Slides for my BSidesDFW talk are online: "SMS OTP is Not Secure Two-Factor Authentication! Now what?"
The conference was held November 5, 2016 at SMU Plano.
The slides and resources pages can be found here.
It's no secret that that sending one-time-pad codes via SMS are not a secure mean two-factor authentication. But they're oh-so-easy to implement. What's the blue team to do?
In May of this year (2016) NIST published the document “Draft Special Publication 800-63-3: Digital Authentication Guideline”. Among the many changes to the digital-authentication guidelines was the long-overdue decision to deprecate short-message service, one-time pads (SMS OTP).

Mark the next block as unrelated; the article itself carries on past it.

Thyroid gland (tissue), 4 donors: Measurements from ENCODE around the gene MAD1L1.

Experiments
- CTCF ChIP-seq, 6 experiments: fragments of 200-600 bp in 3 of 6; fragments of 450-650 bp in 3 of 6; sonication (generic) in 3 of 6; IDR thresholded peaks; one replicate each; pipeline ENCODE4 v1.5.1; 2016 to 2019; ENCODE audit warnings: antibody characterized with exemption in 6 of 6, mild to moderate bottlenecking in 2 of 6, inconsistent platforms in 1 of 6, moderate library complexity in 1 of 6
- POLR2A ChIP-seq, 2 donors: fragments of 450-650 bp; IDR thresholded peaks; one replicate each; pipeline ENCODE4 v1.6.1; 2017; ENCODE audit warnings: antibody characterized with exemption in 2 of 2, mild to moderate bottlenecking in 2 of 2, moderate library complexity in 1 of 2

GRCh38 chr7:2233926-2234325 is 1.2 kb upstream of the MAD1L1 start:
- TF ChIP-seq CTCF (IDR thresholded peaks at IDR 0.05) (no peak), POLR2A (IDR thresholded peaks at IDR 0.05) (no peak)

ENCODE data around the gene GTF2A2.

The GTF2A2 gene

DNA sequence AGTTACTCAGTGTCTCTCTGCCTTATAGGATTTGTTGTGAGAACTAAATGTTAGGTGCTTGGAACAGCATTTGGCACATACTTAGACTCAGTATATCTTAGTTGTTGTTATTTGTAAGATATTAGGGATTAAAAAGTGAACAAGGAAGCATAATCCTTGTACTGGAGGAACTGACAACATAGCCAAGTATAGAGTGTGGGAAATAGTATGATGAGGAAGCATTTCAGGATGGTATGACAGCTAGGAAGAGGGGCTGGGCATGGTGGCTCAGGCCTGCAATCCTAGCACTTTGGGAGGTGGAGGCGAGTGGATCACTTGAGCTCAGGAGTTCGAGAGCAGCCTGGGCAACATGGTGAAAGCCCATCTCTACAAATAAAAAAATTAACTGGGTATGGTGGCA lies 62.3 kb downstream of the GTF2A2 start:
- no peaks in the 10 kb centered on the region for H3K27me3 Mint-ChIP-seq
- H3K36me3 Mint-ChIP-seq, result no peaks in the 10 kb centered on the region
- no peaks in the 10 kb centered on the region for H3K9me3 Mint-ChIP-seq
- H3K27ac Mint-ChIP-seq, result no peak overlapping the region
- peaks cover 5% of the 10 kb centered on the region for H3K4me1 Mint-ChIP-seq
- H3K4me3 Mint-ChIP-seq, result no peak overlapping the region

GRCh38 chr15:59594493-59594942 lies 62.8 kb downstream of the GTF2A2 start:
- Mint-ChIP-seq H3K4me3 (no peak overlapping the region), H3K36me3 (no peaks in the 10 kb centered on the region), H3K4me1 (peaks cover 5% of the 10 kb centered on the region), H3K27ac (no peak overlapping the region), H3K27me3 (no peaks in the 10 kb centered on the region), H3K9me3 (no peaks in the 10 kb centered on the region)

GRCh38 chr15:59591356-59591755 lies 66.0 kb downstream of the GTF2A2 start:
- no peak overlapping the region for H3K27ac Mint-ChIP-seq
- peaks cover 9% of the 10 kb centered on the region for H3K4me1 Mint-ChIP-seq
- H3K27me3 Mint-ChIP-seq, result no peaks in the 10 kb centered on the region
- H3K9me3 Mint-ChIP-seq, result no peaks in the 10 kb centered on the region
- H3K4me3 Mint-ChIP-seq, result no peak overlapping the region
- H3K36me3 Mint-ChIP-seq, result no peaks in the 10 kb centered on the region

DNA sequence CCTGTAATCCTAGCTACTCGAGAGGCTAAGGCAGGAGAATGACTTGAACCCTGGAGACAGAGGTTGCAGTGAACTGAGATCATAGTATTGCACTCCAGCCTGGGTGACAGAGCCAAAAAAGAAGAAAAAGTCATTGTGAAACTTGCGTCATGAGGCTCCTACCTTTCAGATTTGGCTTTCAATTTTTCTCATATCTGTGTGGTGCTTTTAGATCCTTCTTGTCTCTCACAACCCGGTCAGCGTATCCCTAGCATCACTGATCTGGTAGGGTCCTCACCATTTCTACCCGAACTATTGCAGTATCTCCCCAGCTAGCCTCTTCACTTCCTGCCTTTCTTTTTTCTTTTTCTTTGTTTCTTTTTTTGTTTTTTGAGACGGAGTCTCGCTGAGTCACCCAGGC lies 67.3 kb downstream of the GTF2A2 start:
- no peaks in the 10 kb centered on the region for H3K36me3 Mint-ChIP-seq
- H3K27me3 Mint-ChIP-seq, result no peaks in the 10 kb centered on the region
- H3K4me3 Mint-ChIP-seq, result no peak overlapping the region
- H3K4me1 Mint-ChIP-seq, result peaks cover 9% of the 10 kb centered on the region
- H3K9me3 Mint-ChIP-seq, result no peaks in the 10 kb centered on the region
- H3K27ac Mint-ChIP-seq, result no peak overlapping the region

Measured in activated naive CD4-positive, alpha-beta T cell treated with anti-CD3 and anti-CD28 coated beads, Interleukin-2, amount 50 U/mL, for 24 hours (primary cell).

Rather than running with the provisional NIST guidance and pushing for reform, many security practitioners responded than embracing the guidelines continued supporting SMS OTP, even if half-heartedly, by noting “it’s better than nothing.”
When pushed on the question of SMS security, some suggested “use a burner phone number”. Others downplayed the risk by arguing SMS-interception attacks are rare and difficult to execute.
The chief reason for this support are the competing needs of improved security and end-user convenience. Mobile devices are ubiquitous and SMS available on most. It seems like an easy win.
In this talk we'll look at the attack scenarios against SMS OTP and consider credible, easy-to-implement mobile alternatives.